My Bloody Valentine, The Roundhouse, London, June 2008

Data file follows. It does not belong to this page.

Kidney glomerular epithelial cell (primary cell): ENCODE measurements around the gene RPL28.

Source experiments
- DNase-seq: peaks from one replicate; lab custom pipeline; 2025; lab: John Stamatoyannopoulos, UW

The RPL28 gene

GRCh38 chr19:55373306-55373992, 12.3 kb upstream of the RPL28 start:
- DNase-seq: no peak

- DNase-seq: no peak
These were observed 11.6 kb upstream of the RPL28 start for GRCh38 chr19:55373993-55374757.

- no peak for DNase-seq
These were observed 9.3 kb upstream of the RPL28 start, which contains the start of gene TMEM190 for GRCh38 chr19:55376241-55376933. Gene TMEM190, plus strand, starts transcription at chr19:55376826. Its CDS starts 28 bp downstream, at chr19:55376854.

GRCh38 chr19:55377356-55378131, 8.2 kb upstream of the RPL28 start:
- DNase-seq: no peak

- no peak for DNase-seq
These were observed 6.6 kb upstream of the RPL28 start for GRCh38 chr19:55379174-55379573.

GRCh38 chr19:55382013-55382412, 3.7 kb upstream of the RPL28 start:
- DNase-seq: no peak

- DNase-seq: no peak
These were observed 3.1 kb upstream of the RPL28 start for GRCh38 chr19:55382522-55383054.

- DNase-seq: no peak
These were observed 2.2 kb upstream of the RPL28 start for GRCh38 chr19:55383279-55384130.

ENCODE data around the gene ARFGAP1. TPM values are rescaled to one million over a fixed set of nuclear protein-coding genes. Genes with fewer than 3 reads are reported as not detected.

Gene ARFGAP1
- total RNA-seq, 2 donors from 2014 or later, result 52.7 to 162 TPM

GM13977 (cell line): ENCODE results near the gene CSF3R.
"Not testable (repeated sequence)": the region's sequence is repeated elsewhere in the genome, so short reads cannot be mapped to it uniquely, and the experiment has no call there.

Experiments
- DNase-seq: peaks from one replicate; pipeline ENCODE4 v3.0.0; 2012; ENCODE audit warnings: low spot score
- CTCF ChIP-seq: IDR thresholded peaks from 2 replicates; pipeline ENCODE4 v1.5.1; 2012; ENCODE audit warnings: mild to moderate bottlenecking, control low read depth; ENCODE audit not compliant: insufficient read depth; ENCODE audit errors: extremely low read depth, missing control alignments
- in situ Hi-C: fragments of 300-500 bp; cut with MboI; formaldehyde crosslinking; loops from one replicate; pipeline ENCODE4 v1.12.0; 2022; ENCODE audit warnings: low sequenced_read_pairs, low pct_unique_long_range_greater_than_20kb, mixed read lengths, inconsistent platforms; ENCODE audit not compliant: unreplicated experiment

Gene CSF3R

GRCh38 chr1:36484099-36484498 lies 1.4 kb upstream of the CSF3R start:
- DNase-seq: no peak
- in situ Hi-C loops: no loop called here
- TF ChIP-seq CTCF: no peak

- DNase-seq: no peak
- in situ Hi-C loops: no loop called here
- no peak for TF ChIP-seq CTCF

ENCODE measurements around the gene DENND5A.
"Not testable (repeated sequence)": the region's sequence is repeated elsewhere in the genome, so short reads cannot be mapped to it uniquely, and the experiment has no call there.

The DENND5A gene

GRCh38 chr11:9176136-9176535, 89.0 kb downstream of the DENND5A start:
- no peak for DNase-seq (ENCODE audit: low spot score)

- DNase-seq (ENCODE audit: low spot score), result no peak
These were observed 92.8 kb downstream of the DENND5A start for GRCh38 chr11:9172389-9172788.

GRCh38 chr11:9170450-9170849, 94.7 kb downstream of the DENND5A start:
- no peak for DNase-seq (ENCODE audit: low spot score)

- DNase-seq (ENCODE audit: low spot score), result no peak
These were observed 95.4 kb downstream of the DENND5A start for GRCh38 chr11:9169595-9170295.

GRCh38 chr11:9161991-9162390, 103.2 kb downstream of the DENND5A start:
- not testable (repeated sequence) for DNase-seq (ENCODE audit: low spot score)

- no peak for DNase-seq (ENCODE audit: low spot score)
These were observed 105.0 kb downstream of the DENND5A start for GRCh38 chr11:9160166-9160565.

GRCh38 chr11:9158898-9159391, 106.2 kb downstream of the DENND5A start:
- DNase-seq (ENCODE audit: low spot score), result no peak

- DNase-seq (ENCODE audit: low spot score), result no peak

My Bloody Valentine were not on the mental wish list because they were supposedly gone, broken up, deep sixed… and not coming back, right? Mythically consigned to history as a bright, blow torch flame of layered guitar god-like genius, the tales were epic. Maestro Kevin Shields was an almost reclusive, and figure of legend. They were the band which nearly bankrupted Creation Records, the bill for mixing Loveless getting out of control. (As an aside, I used to work in Britannia Row in Islington, and the building is where some of Loveless was mixed). The volume at their live shows was earsplitting, maybe bowel voiding. I was not going to miss this. It sold out instantly. I had to get tickets off some eBay scumbag tout - you pay up front months in advance, and HOPE the tickets will turn up – major gripe with online ticketing actually, real fans get screwed over. going into the gig, they were handing out ear plugs, which we (now with hindsight, stupidly) turned down. Not just because it would have made it more listenable, but also because I think Shields wanted you to wear them so you could hear what he wanted you to hear. And ‘feel’ the music. This was the loudest gig I have been to – only the second ever where you could actually discern your clothing moving as the sound travelled through the air (the other gig like that was On-U Sound’s Audio Active in Wellington nearly twenty years ago). Everything was turned up to eleven, and the kick drum was immense - almost too big, it dominated everything, especially when the beat was slower. (‘Only Shallow’). It was a fist being constantly bashed on a table top; through earplugs (or as it was, our hands) it dissipated into the mix a tad. The band were statue like. Were they even alive, or still in 90s stasis? It illustrated just how much effects play a part in this sound. If you want to see how ‘pedalled’ this music is look on YouTube for tutorials on how to replicate My Bloody Valentine’s sound - it is nuts to see how a simple strum can be delayed, reverbed, flanged, and back again to get something light years from how the player’s fingers touched the string. I guess this is where the attention to detail & madness creeps in. I think I really just watched to see what Shields was actually doing to create this noise, but he still did not seem to expend a lot of energy. The rest of the band were equally dormant. We were just left to wonder at teh sheer volume, and I think I ended up laughing a lot of the time at its sheer audacity. The kicker was the final track ‘You Made Me Realise’ which had a 20 minute patch of feedback at an earsplitting volume. At this point Fi and I did have to clutch our hands to our ears, only briefly removing them a few times to check it was all real, then just looking at each other, cracking up and mouthing “WTF?!”. ‘Cigarette in Your Bed’, ‘Soon’, ‘Only Shallow’, ‘To Here Knows When’, ‘Come In Alone’ - I never thought I would ever get a chance to hear this stuff live. So thanks, Saint Kevin. Stunning. Loveless is easily one of my favourite albums ever – my vinyl copy is still a treasured thing. To choose one song? I still think ‘Soon’ does it for me… from when indie and dance was crossing over all those years ago (I still have a 7 inch somewhere), and that man Weatherall first appeared on the remix scene.